1. Lapeere, Hilde; Brochez, Lieve; Vander Stichele, Robert H.; Remon, Jean-Paul; Lambert, Jo; Leybaert, Luc. Efficacy of Products to Remove Eggs of Pediculus humanus capitis (Phthiraptera: Pediculidae) From the Human Hair. Journal of Medical Entomology, February 2014 DOI: 10.1603/ME13106

Cite This Page:

Entomological Society of America. "Ordinary conditioner removes head lice eggs as effectively as special products." ScienceDaily. ScienceDaily, 25 February 2014. <www.sciencedaily.com/releases/2014/02/140225143941.htm>.
Entomological Society of America. (2014, February 25). Ordinary conditioner removes head lice eggs as effectively as special products. ScienceDaily. Retrieved October 24, 2014 from www.sciencedaily.com/releases/2014/02/140225143941.htm
Entomological Society of America. "Ordinary conditioner removes head lice eggs as effectively as special products." ScienceDaily. www.sciencedaily.com/releases/2014/02/140225143941.htm (accessed October 24, 2014).

Share This



More Health & Medicine News

Friday, October 24, 2014

Featured Research

from universities, journals, and other organizations


Featured Videos

from AP, Reuters, AFP, and other news services

Breakfast Debate: To Eat Or Not To Eat?

Breakfast Debate: To Eat Or Not To Eat?

Newsy (Oct. 23, 2014) Conflicting studies published in the same week re-ignited the debate over whether we should be eating breakfast. Video provided by Newsy
Powered by NewsLook.com
Ebola Fears Keep Guinea Hospitals Empty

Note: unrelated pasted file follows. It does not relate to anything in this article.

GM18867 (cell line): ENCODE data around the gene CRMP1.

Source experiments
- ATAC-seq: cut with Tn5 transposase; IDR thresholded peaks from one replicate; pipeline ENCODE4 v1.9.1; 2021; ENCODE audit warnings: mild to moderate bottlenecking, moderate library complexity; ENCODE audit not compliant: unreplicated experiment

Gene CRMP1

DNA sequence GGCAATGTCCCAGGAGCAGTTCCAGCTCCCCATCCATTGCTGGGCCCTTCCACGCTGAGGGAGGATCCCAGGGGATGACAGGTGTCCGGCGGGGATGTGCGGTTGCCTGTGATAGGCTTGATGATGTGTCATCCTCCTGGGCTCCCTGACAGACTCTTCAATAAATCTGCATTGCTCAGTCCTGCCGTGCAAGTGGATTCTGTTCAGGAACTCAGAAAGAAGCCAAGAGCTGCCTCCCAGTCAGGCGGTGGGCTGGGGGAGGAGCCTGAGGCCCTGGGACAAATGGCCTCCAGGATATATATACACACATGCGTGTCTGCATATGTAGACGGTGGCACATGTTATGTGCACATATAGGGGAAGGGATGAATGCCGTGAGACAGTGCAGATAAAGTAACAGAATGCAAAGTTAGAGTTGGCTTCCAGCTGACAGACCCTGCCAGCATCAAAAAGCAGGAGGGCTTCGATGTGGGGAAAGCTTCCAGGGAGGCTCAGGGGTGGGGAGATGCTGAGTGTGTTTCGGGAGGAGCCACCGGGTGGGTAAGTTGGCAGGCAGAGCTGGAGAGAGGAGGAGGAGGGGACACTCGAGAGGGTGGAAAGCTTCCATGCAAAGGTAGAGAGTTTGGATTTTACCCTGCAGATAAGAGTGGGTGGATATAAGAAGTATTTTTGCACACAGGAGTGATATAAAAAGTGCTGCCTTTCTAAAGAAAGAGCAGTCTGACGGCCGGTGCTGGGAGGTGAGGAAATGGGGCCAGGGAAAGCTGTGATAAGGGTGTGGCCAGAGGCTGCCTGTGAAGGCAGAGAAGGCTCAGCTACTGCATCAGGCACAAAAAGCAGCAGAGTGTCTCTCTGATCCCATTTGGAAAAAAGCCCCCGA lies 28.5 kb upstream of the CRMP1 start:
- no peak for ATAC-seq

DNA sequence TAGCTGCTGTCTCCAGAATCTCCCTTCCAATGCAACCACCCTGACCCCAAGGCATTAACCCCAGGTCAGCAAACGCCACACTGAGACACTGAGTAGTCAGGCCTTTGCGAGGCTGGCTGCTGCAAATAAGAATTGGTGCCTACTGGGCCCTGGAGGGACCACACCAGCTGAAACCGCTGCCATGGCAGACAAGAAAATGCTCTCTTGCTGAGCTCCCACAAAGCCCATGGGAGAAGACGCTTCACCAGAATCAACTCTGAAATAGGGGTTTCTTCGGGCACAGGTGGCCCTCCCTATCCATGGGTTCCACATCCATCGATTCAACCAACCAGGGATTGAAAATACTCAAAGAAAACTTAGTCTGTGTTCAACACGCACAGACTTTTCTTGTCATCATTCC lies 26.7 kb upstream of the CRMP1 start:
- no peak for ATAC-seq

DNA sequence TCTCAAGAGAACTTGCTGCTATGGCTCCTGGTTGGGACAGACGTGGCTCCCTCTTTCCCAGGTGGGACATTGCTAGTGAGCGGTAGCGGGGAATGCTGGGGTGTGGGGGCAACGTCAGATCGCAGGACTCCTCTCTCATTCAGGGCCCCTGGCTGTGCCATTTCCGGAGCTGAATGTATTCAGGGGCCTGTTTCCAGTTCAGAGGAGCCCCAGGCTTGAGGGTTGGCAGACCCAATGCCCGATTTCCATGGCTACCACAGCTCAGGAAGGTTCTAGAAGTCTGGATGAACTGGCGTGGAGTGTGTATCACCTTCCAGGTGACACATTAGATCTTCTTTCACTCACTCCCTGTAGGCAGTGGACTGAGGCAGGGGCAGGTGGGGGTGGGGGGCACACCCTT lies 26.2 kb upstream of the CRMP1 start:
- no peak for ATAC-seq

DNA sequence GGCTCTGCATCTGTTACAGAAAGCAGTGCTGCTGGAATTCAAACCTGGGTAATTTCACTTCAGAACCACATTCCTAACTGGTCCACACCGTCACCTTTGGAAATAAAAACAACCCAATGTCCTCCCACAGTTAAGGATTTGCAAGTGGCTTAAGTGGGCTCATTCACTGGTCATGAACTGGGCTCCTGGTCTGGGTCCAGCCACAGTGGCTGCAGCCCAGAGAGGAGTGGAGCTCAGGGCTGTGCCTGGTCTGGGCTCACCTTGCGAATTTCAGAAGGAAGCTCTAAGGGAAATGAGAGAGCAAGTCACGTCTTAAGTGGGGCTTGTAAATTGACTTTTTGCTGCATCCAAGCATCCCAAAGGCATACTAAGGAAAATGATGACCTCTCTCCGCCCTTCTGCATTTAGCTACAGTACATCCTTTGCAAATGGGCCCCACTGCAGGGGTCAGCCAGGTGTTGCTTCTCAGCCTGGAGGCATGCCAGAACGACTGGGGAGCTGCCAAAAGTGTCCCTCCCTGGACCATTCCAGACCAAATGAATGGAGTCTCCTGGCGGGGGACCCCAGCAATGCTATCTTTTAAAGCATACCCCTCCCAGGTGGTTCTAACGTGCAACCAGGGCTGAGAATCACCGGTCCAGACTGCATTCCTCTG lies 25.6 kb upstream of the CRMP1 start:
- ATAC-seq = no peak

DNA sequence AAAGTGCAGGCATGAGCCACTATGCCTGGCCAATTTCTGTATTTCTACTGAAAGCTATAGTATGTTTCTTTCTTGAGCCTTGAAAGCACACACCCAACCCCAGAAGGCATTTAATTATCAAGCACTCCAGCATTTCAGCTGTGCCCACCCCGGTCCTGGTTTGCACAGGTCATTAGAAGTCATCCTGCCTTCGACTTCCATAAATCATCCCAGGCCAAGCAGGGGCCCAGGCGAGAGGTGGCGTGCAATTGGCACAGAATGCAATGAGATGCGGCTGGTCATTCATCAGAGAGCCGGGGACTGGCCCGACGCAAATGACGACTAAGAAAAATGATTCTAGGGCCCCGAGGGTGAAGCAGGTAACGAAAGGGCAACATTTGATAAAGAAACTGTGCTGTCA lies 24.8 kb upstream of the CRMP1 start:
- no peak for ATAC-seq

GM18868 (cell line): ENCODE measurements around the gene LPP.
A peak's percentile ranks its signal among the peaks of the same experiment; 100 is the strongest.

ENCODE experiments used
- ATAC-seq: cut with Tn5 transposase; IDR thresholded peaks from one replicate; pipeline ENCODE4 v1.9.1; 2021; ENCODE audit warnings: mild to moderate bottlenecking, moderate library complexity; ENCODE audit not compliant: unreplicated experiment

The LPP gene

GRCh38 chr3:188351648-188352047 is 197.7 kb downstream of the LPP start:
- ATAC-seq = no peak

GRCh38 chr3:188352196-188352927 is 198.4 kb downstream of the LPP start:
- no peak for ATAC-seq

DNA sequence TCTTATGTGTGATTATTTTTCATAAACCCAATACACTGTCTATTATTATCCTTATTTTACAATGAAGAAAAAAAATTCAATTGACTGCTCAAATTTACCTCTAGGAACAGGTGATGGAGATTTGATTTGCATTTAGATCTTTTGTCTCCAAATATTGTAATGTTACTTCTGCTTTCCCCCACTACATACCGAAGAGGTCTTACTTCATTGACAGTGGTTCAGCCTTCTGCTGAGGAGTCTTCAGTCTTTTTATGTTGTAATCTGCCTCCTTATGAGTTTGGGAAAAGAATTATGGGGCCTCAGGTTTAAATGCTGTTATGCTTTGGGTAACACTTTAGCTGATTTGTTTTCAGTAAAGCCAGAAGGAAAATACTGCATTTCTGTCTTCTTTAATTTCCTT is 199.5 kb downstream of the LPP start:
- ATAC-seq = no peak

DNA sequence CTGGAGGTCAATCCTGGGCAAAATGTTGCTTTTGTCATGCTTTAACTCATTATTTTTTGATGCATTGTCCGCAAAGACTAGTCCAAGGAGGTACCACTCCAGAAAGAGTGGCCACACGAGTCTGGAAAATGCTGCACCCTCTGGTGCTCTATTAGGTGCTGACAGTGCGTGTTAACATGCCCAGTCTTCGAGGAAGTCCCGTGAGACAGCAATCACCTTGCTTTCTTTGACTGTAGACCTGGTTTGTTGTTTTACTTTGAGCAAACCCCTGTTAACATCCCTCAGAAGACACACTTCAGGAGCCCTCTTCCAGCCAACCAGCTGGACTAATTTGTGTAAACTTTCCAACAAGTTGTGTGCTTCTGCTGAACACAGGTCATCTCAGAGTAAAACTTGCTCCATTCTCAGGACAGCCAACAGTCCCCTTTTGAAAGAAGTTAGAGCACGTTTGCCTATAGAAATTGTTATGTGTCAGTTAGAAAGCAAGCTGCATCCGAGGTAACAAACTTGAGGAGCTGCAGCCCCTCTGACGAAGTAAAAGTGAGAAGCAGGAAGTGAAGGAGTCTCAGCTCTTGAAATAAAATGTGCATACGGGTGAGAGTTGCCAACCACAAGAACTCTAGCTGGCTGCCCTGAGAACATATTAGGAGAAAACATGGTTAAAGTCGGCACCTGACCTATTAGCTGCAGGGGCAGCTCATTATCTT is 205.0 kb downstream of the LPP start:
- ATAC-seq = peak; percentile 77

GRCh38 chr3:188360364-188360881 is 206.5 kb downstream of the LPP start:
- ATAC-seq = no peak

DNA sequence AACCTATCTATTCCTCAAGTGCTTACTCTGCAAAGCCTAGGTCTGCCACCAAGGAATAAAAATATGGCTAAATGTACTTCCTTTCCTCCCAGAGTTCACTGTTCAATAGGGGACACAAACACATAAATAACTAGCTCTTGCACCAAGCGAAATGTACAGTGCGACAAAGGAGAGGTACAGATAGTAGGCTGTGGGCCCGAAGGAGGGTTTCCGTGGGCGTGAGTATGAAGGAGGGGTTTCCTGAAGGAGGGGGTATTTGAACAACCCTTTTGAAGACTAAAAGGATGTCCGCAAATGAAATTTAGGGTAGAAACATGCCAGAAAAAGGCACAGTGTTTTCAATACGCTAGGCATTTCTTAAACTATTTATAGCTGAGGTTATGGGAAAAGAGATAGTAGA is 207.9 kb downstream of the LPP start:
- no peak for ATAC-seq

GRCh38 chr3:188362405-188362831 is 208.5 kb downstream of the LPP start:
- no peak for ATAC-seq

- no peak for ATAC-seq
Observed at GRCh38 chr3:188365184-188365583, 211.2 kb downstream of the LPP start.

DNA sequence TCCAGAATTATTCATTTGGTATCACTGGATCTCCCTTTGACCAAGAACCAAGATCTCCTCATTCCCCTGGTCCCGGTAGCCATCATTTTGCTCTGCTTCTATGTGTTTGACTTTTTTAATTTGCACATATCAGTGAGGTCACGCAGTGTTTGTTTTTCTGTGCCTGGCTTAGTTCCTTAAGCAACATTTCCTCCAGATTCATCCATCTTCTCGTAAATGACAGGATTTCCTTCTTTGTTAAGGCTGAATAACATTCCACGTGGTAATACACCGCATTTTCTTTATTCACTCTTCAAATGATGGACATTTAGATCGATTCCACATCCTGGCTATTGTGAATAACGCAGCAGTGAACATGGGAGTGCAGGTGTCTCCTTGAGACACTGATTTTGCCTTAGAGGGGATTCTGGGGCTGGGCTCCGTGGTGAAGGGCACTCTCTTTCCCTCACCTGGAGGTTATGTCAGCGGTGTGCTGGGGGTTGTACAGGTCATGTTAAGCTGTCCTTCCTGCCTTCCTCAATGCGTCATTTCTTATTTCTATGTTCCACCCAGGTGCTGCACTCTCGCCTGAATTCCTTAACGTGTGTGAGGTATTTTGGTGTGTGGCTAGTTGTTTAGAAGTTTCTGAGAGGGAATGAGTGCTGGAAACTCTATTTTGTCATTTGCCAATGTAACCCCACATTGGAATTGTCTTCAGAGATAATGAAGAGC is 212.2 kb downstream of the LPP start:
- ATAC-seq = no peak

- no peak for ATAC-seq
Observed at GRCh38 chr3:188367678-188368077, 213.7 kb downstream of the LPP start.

Ebola Fears Keep Guinea Hospitals Empty

AP (Oct. 23, 2014) Fears of Ebola are keeping doctors and patients alike away from hospitals in the West African nation of Guinea. (Oct. 23) Video provided by AP
Powered by NewsLook.com
Despite Rising Death Toll, Many Survive Ebola

Despite Rising Death Toll, Many Survive Ebola

AP (Oct. 23, 2014) The family of a Dallas nurse infected with Ebola in the US says doctors can no longer detect the virus in her. Despite the mounting death toll in West Africa, there are survivors there too. (Oct. 23) Video provided by AP
Powered by NewsLook.com
Orthodontist Mom Jennifer Salzer on the Best Time for Braces

Orthodontist Mom Jennifer Salzer on the Best Time for Braces

Working Mother (Oct. 22, 2014) Is your child ready? Video provided by Working Mother
Powered by NewsLook.com

Search ScienceDaily

Number of stories in archives: 140,361

Find with keyword(s):
Enter a keyword or phrase to search ScienceDaily for related topics and research stories.

Save/Print:
Share:

Breaking News:

Strange & Offbeat Stories


Health & Medicine

Mind & Brain

Living & Well

In Other News

... from NewsDaily.com

Science News

Health News

Environment News

Technology News



Save/Print:
Share:

Free Subscriptions


Get the latest science news with ScienceDaily's free email newsletters, updated daily and weekly. Or view hourly updated newsfeeds in your RSS reader:

Get Social & Mobile


Keep up to date with the latest news from ScienceDaily via social networks and mobile apps:

Have Feedback?


Tell us what you think of ScienceDaily -- we welcome both positive and negative comments. Have any problems using the site? Questions?
Mobile: iPhone Android Web
Follow: Facebook Twitter Google+
Subscribe: RSS Feeds Email Newsletters
Latest Headlines Health & Medicine Mind & Brain Space & Time Matter & Energy Computers & Math Plants & Animals Earth & Climate Fossils & Ruins